On February 18, 1954 the Surrogate of Bergen County appointed William Eckel the guardian of the person and property of his grandchild, David William Hoppe, who will be 16 years of age in November 1954.
On February 27, 1954 said surrogate admitted to probate the last will and testament of William B. Hoppe, the father of said infant. Paragraph Fourth of this will provides:
"Fourth: -- If at the time of my decease, my son shall be under the age of twenty-one (21) years, then and in that event it is my wish and I so direct that my good friend, MAE E. GROSS, be appointed Guardian of my said son."
This action is brought by Mrs. Mae E. Gross to remove William Eckel as guardian and for the appointment of herself as testamentary guardian. The infant is now living with his maternal grandparent, William Eckel, with whom he has been residing since his father's death, February 10, 1954.
The statutory authority for the court's consideration of the issue presented appears in N.J.S. 3 A:6-23, which provides:
"If a will appointing a testamentary guardian has been or is to be probated in the surrogate's or county court of any county, the county court of the county may, in an action brought upon notice to the guardian named in the will, inquire into the present custody of the minor, and make such order touching the testamentary guardianship as may be for the best interest and welfare of the minor."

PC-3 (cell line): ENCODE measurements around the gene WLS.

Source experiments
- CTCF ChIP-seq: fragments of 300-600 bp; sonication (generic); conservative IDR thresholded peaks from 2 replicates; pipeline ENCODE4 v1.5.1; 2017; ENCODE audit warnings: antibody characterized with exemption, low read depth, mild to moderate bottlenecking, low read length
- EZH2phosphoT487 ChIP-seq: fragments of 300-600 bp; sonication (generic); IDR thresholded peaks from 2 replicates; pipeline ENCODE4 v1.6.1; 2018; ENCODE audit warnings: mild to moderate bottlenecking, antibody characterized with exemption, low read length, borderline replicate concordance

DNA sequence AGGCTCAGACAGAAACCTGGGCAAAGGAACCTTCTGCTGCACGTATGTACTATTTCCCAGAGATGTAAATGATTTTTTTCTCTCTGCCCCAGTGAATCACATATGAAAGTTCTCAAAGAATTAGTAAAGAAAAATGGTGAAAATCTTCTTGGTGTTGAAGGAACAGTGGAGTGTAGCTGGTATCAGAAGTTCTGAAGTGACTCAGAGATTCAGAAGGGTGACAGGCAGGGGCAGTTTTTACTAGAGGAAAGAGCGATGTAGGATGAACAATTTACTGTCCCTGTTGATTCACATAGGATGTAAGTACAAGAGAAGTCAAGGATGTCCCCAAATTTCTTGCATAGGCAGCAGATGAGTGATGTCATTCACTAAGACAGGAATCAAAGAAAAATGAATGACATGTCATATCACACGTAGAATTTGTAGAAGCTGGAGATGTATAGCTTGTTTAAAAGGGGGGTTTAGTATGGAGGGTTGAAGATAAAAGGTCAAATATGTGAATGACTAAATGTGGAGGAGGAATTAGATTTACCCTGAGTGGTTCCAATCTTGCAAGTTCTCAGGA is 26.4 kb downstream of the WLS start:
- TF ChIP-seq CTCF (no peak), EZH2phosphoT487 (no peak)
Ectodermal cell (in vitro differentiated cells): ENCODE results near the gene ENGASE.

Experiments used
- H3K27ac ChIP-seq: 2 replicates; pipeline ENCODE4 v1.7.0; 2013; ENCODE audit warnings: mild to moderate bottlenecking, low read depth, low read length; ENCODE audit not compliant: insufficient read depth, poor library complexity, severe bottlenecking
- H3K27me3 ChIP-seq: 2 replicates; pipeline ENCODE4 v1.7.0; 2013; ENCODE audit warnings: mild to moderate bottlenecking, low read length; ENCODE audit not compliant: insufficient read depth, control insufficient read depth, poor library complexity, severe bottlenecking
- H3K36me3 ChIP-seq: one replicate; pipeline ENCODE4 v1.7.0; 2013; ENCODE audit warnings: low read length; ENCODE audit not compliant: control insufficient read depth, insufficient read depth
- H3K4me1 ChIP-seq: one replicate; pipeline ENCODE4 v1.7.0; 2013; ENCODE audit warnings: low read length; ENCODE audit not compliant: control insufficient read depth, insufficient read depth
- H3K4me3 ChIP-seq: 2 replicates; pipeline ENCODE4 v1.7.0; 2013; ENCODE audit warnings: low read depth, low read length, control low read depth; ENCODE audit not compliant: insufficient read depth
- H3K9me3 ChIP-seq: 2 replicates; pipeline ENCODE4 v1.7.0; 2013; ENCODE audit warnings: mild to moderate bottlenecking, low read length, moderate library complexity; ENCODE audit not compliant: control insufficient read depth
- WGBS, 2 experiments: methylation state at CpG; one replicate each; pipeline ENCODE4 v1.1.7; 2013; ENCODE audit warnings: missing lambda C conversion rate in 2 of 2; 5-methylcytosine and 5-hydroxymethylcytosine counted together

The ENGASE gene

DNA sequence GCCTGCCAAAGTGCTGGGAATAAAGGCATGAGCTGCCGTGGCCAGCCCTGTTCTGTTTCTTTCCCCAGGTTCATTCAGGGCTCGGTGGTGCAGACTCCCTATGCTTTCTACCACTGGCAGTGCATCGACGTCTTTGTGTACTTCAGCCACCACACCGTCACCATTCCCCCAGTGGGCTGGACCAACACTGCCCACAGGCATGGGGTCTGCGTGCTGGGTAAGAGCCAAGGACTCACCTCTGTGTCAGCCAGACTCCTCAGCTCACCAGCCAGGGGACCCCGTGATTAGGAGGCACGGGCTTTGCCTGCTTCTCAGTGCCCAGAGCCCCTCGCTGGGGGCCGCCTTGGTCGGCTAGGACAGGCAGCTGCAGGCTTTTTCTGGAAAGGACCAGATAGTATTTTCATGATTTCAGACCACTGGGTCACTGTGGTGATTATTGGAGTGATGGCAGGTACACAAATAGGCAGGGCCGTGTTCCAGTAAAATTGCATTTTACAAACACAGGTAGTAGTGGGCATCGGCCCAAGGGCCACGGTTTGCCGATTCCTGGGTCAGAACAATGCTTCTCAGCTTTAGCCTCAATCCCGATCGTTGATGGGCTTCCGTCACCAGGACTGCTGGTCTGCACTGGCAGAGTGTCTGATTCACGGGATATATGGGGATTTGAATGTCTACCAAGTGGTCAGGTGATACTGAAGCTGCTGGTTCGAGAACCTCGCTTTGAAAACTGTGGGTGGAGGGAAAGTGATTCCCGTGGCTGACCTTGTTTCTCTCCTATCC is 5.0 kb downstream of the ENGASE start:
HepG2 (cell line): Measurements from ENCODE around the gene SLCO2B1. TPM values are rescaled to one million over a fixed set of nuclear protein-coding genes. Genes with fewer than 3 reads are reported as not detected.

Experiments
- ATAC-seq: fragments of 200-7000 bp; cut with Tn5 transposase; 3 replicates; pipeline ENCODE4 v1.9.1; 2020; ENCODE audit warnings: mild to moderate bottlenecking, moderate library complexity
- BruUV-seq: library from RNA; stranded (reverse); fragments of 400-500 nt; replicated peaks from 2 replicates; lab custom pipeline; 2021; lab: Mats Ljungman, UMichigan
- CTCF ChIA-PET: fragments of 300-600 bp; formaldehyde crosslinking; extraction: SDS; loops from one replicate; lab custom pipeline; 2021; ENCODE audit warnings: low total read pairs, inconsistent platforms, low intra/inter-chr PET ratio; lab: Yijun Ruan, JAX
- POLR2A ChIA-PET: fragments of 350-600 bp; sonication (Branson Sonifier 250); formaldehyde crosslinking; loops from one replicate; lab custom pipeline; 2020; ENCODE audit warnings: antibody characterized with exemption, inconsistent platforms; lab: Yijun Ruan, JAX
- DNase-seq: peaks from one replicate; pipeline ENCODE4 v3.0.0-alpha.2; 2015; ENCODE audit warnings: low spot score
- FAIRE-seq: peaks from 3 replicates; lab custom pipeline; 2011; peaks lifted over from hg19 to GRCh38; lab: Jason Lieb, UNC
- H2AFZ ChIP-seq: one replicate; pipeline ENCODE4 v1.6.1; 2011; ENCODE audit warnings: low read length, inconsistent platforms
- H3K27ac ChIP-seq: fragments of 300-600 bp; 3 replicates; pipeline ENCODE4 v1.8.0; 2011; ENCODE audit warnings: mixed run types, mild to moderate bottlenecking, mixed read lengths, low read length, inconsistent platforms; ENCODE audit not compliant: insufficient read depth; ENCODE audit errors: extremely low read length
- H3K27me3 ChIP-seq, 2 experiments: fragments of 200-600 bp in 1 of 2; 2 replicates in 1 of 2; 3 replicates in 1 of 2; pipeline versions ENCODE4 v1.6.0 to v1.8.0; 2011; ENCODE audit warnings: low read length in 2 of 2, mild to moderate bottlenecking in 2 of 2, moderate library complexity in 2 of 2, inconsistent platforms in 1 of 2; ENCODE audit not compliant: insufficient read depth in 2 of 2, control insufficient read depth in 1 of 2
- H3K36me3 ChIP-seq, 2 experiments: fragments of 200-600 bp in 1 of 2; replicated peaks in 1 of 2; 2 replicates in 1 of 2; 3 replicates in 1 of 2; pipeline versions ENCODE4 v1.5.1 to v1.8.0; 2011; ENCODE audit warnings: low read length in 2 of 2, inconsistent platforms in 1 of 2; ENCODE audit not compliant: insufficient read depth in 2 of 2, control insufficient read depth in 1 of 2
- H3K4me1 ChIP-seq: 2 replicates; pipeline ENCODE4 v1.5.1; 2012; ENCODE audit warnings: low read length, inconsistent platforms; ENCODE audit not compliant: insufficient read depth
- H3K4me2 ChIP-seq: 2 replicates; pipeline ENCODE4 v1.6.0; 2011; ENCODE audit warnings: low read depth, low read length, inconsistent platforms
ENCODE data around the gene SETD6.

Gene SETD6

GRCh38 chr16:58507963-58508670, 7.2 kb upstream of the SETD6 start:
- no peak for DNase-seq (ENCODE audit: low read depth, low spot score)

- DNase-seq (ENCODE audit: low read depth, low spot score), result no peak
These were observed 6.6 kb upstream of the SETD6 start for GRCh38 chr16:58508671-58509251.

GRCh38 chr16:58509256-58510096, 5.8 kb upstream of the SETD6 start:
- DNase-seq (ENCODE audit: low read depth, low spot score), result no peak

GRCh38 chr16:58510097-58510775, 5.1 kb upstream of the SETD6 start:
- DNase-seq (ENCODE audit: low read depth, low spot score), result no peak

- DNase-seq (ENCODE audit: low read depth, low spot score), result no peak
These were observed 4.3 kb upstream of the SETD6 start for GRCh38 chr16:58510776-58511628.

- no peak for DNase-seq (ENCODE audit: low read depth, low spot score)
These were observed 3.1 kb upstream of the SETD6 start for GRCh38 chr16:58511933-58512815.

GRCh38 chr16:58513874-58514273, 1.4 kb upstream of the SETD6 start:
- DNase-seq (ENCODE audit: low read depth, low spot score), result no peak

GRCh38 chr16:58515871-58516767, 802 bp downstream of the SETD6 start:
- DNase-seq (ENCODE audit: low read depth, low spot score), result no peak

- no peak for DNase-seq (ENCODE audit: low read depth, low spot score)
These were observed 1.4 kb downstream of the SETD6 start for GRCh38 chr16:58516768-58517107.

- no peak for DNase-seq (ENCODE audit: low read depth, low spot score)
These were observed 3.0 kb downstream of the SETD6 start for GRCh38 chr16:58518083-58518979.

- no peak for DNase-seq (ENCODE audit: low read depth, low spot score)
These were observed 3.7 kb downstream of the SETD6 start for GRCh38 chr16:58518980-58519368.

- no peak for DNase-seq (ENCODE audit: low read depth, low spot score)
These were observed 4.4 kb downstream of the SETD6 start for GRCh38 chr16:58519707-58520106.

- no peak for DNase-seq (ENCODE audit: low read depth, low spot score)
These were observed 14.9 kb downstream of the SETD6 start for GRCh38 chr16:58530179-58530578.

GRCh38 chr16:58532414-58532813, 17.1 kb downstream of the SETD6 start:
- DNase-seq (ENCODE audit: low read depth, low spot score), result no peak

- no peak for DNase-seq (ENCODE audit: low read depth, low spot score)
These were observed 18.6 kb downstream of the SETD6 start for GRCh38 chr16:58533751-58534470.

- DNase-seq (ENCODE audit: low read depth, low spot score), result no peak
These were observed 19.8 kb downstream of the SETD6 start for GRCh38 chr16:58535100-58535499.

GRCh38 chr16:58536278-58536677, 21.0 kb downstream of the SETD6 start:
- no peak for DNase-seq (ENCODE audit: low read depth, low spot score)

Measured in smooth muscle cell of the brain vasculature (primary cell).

In the leading case of Lippincott v. Lippincott , 97 N.J. Eq. 517 (E. & A. 1925), involving the appointment of a guardian of his infant child by an instrument which the court held was similar to the appointment of a guardian in a last will and testament, the court held that such an instrument of appointment does not prevent the disposition of the custody of the infant according to its best interest. This rule has prevailed. The court further stated in the Lippincott case that even the natural right of the father to the custody of his child cannot be treated as an absolute property right but rather as a trust reposed in the father by the State, as " parens patriae ," for the welfare of the infant.
The Legislature has even in controversies between parents provided that the rights of both parents, in the absence of misconduct, shall be held to be equal, and the happiness and welfare of the child shall determine the custody or possession. N.J.S.A. 9:2-4.
The court must consider that the disposition of the custody of a child is not the disposition of the possession of a chattel but rather the dealing with a human being. This same rule should apply and does apply even in controversies among strangers.
"The court may make the necessary orders and judgments from time to time in relation to such custody or ...